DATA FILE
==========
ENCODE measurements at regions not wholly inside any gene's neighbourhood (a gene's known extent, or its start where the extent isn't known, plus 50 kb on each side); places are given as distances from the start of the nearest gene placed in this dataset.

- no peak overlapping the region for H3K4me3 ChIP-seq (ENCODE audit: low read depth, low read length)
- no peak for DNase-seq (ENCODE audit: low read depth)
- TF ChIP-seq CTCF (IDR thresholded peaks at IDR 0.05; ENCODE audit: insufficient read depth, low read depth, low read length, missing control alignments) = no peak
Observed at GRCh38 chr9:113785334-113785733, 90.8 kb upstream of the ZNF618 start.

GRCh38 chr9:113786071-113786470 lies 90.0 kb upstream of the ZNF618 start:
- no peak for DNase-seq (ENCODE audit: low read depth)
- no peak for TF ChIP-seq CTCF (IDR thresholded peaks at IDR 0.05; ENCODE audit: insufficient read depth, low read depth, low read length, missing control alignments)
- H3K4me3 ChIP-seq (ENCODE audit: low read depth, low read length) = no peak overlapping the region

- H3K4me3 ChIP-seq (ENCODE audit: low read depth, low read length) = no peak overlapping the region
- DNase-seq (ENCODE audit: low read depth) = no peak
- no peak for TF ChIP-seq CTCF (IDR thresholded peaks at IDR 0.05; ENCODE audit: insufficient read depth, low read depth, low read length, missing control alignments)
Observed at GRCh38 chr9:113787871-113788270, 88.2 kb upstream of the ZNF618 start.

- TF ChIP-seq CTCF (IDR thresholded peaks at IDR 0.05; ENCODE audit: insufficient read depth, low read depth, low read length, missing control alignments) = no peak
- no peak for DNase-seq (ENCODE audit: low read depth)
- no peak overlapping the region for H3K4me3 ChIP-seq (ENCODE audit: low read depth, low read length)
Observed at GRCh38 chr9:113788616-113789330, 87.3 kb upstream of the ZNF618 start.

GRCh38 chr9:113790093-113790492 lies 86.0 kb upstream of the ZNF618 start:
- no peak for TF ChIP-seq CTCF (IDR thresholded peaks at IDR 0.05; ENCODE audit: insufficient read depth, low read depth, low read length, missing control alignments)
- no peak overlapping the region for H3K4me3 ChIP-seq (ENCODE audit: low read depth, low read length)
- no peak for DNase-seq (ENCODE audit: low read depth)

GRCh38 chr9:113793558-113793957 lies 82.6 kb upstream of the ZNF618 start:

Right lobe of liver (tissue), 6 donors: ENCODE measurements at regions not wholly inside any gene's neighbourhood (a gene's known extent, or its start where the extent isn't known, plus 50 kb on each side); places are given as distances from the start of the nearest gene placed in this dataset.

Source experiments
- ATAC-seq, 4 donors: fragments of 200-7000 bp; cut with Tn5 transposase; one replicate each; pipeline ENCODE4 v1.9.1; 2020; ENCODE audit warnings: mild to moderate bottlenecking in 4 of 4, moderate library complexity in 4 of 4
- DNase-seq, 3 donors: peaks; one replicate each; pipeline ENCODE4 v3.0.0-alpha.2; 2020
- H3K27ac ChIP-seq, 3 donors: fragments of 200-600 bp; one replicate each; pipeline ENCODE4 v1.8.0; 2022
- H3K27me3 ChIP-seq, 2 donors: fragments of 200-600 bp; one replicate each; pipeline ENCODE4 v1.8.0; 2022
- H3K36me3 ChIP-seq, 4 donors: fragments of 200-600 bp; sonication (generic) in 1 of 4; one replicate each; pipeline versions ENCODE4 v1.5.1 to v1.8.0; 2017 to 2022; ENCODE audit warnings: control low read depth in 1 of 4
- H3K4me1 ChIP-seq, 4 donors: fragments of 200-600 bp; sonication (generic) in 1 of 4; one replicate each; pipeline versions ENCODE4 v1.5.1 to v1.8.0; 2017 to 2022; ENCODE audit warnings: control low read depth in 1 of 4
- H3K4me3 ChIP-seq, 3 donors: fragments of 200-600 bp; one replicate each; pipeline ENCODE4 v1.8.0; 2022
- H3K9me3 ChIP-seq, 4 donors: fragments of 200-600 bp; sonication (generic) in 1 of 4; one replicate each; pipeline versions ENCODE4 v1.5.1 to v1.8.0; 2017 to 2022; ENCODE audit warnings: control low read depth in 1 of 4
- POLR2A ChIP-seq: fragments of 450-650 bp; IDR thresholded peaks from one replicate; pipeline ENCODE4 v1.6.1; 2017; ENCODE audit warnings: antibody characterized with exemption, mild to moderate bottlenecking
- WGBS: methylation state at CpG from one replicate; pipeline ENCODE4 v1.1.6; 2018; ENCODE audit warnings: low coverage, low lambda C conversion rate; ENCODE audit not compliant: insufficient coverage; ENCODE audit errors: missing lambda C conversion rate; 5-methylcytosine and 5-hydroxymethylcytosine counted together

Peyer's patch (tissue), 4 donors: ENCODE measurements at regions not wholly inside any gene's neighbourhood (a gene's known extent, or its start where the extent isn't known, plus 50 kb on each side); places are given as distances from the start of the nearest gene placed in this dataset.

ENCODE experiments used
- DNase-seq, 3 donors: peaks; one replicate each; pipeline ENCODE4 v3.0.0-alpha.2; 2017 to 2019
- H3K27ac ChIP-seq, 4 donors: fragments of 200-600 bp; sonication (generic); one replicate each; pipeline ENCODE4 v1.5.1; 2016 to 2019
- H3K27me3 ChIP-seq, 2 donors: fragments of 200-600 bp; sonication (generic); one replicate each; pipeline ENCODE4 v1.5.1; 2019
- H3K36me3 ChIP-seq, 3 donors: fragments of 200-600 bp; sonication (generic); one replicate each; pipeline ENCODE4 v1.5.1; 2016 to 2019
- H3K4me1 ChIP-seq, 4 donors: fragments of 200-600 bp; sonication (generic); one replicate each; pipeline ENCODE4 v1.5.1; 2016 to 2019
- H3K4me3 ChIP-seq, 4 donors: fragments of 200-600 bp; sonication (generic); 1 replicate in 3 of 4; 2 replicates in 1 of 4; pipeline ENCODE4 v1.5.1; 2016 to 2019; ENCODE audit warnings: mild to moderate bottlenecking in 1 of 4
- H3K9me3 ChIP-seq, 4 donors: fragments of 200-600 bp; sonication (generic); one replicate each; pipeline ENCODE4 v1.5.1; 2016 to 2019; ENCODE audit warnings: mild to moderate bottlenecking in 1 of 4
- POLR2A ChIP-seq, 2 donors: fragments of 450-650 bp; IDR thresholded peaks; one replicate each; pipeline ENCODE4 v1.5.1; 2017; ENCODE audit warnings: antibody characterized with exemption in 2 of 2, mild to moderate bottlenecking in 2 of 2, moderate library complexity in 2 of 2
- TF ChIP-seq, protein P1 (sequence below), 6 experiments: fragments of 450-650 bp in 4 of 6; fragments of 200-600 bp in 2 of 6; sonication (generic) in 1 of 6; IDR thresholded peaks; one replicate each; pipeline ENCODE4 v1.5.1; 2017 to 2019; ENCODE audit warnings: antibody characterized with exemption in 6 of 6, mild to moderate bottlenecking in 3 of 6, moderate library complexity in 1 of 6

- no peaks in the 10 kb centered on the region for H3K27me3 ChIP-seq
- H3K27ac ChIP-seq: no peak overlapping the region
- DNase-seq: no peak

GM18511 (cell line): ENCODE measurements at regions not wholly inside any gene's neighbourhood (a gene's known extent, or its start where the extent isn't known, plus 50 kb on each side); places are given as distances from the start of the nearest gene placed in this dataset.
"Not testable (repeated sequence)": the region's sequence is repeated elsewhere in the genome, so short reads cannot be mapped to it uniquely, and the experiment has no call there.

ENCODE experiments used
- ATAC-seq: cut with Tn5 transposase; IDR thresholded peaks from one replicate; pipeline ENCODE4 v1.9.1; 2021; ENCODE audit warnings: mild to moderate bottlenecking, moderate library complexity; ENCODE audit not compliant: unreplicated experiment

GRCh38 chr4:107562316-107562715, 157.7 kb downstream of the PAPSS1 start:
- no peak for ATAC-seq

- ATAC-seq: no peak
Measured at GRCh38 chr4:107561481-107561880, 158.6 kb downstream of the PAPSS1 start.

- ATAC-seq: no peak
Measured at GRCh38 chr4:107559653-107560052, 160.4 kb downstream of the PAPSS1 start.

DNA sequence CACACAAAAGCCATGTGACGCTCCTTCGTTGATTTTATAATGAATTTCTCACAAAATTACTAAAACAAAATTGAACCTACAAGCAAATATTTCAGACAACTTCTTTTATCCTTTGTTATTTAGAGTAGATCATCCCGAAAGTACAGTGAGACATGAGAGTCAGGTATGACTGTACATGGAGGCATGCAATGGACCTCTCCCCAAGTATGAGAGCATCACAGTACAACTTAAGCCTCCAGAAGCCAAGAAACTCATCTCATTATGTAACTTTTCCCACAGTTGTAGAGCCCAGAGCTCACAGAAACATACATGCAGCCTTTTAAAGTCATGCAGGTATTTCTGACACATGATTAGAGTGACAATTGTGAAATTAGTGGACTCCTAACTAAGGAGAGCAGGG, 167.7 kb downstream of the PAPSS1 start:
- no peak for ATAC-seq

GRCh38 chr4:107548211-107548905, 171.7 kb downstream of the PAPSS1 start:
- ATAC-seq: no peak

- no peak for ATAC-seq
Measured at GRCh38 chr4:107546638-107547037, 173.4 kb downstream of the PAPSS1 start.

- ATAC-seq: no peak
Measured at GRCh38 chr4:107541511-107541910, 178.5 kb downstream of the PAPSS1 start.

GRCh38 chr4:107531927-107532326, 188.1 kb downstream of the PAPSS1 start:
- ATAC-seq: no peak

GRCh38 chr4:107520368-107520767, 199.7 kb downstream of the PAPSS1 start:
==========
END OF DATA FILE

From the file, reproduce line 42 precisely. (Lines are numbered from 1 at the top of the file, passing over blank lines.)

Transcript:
- H3K4me3 ChIP-seq, 4 donors: fragments of 200-600 bp; sonication (generic); 1 replicate in 3 of 4; 2 replicates in 1 of 4; pipeline ENCODE4 v1.5.1; 2016 to 2019; ENCODE audit warnings: mild to moderate bottlenecking in 1 of 4